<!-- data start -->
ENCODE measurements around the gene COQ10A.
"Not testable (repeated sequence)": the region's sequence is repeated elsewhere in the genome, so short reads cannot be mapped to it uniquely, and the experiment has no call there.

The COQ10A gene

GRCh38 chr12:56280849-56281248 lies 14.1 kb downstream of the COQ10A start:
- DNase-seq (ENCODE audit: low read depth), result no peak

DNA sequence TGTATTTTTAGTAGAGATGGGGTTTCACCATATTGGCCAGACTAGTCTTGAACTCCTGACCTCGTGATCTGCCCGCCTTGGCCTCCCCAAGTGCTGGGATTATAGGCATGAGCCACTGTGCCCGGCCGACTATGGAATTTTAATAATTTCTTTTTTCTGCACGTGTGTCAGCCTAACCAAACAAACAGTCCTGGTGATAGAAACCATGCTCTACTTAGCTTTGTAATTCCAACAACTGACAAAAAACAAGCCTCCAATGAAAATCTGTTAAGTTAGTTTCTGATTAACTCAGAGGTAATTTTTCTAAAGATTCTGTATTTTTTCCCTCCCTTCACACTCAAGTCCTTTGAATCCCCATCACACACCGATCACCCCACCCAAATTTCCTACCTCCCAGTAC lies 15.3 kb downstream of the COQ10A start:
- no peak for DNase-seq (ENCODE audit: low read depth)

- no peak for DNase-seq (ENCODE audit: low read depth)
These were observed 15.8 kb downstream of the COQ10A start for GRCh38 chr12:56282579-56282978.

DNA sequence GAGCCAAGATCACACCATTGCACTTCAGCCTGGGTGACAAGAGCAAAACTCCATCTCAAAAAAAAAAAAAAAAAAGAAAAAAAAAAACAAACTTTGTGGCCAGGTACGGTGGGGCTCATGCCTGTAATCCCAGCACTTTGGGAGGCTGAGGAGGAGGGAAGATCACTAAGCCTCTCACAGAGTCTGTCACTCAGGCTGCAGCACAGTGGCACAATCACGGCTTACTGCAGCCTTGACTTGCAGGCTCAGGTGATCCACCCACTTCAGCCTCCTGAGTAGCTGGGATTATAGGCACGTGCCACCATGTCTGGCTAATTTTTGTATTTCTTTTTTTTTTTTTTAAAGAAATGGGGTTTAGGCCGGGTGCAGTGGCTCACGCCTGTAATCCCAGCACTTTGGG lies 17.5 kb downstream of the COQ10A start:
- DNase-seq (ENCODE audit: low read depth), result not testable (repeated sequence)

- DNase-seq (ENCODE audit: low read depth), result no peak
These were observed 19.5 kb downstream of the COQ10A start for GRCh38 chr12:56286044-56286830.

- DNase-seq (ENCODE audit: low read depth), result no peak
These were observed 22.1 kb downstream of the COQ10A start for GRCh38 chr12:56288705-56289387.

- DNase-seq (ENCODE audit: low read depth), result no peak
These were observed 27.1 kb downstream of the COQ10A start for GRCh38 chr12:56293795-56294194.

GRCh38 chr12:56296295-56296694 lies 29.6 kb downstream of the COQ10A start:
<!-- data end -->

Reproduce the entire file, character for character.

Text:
ENCODE measurements around the gene COQ10A.
"Not testable (repeated sequence)": the region's sequence is repeated elsewhere in the genome, so short reads cannot be mapped to it uniquely, and the experiment has no call there.

The COQ10A gene

GRCh38 chr12:56280849-56281248 lies 14.1 kb downstream of the COQ10A start:
- DNase-seq (ENCODE audit: low read depth), result no peak

DNA sequence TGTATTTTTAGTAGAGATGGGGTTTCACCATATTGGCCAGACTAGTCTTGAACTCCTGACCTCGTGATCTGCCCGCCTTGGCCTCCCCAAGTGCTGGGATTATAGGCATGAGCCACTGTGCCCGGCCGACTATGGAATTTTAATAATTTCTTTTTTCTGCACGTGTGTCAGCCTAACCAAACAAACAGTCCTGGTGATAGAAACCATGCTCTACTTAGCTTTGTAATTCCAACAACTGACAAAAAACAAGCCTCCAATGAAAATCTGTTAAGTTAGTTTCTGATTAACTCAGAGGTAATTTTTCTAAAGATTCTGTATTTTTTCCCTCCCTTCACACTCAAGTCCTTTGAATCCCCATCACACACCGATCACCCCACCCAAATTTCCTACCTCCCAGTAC lies 15.3 kb downstream of the COQ10A start:
- no peak for DNase-seq (ENCODE audit: low read depth)

- no peak for DNase-seq (ENCODE audit: low read depth)
These were observed 15.8 kb downstream of the COQ10A start for GRCh38 chr12:56282579-56282978.

DNA sequence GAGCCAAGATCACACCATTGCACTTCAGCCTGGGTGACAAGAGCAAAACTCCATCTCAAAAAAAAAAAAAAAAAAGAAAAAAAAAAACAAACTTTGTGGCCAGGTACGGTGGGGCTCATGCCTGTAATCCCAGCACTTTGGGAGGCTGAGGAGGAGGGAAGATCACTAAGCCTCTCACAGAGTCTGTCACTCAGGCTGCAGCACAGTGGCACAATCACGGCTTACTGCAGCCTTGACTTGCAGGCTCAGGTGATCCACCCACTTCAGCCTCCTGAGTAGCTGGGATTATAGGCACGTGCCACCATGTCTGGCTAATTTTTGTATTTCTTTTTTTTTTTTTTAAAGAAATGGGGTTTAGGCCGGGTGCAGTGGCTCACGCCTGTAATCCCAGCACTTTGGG lies 17.5 kb downstream of the COQ10A start:
- DNase-seq (ENCODE audit: low read depth), result not testable (repeated sequence)

- DNase-seq (ENCODE audit: low read depth), result no peak
These were observed 19.5 kb downstream of the COQ10A start for GRCh38 chr12:56286044-56286830.

- DNase-seq (ENCODE audit: low read depth), result no peak
These were observed 22.1 kb downstream of the COQ10A start for GRCh38 chr12:56288705-56289387.

- DNase-seq (ENCODE audit: low read depth), result no peak
These were observed 27.1 kb downstream of the COQ10A start for GRCh38 chr12:56293795-56294194.

GRCh38 chr12:56296295-56296694 lies 29.6 kb downstream of the COQ10A start: